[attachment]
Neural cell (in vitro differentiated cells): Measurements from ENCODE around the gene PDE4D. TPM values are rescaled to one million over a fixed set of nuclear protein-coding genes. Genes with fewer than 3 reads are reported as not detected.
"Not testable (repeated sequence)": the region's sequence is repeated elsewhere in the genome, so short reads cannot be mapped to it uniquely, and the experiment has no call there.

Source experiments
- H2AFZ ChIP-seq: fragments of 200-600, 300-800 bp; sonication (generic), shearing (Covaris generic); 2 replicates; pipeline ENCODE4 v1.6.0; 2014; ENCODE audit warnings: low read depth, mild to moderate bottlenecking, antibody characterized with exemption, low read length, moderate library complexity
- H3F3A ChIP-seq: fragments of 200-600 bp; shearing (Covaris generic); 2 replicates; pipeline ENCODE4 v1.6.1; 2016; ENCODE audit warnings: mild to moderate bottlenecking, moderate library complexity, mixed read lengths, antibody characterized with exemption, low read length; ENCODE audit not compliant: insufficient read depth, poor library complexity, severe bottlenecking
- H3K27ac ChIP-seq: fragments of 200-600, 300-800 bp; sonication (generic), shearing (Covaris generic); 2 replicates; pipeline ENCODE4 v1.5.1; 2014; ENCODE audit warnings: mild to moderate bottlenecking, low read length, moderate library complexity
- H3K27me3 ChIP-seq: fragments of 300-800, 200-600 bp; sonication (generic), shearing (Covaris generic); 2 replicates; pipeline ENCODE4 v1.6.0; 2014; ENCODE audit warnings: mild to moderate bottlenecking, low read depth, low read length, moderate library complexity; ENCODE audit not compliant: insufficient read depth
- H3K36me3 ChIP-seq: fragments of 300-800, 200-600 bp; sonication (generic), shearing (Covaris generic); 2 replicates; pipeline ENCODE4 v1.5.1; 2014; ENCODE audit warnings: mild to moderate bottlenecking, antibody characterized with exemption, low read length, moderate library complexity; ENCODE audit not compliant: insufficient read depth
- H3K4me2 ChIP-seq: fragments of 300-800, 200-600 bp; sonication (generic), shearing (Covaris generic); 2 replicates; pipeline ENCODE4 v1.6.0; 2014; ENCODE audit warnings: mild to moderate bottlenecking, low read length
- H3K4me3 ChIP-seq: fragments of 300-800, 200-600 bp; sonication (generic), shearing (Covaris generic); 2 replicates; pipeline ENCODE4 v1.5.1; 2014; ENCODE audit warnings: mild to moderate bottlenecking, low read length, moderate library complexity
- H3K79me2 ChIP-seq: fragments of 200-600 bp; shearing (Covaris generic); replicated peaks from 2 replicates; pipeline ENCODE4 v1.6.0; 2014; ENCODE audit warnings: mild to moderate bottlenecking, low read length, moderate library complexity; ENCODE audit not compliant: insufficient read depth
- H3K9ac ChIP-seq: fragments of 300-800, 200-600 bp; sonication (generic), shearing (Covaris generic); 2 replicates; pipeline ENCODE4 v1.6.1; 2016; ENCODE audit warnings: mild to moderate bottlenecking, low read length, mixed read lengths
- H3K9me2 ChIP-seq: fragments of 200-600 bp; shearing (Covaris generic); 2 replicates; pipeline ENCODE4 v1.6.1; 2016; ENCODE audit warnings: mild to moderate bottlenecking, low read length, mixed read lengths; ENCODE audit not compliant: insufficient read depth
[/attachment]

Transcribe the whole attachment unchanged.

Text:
Neural cell (in vitro differentiated cells): Measurements from ENCODE around the gene PDE4D. TPM values are rescaled to one million over a fixed set of nuclear protein-coding genes. Genes with fewer than 3 reads are reported as not detected.
"Not testable (repeated sequence)": the region's sequence is repeated elsewhere in the genome, so short reads cannot be mapped to it uniquely, and the experiment has no call there.

Source experiments
- H2AFZ ChIP-seq: fragments of 200-600, 300-800 bp; sonication (generic), shearing (Covaris generic); 2 replicates; pipeline ENCODE4 v1.6.0; 2014; ENCODE audit warnings: low read depth, mild to moderate bottlenecking, antibody characterized with exemption, low read length, moderate library complexity
- H3F3A ChIP-seq: fragments of 200-600 bp; shearing (Covaris generic); 2 replicates; pipeline ENCODE4 v1.6.1; 2016; ENCODE audit warnings: mild to moderate bottlenecking, moderate library complexity, mixed read lengths, antibody characterized with exemption, low read length; ENCODE audit not compliant: insufficient read depth, poor library complexity, severe bottlenecking
- H3K27ac ChIP-seq: fragments of 200-600, 300-800 bp; sonication (generic), shearing (Covaris generic); 2 replicates; pipeline ENCODE4 v1.5.1; 2014; ENCODE audit warnings: mild to moderate bottlenecking, low read length, moderate library complexity
- H3K27me3 ChIP-seq: fragments of 300-800, 200-600 bp; sonication (generic), shearing (Covaris generic); 2 replicates; pipeline ENCODE4 v1.6.0; 2014; ENCODE audit warnings: mild to moderate bottlenecking, low read depth, low read length, moderate library complexity; ENCODE audit not compliant: insufficient read depth
- H3K36me3 ChIP-seq: fragments of 300-800, 200-600 bp; sonication (generic), shearing (Covaris generic); 2 replicates; pipeline ENCODE4 v1.5.1; 2014; ENCODE audit warnings: mild to moderate bottlenecking, antibody characterized with exemption, low read length, moderate library complexity; ENCODE audit not compliant: insufficient read depth
- H3K4me2 ChIP-seq: fragments of 300-800, 200-600 bp; sonication (generic), shearing (Covaris generic); 2 replicates; pipeline ENCODE4 v1.6.0; 2014; ENCODE audit warnings: mild to moderate bottlenecking, low read length
- H3K4me3 ChIP-seq: fragments of 300-800, 200-600 bp; sonication (generic), shearing (Covaris generic); 2 replicates; pipeline ENCODE4 v1.5.1; 2014; ENCODE audit warnings: mild to moderate bottlenecking, low read length, moderate library complexity
- H3K79me2 ChIP-seq: fragments of 200-600 bp; shearing (Covaris generic); replicated peaks from 2 replicates; pipeline ENCODE4 v1.6.0; 2014; ENCODE audit warnings: mild to moderate bottlenecking, low read length, moderate library complexity; ENCODE audit not compliant: insufficient read depth
- H3K9ac ChIP-seq: fragments of 300-800, 200-600 bp; sonication (generic), shearing (Covaris generic); 2 replicates; pipeline ENCODE4 v1.6.1; 2016; ENCODE audit warnings: mild to moderate bottlenecking, low read length, mixed read lengths
- H3K9me2 ChIP-seq: fragments of 200-600 bp; shearing (Covaris generic); 2 replicates; pipeline ENCODE4 v1.6.1; 2016; ENCODE audit warnings: mild to moderate bottlenecking, low read length, mixed read lengths; ENCODE audit not compliant: insufficient read depth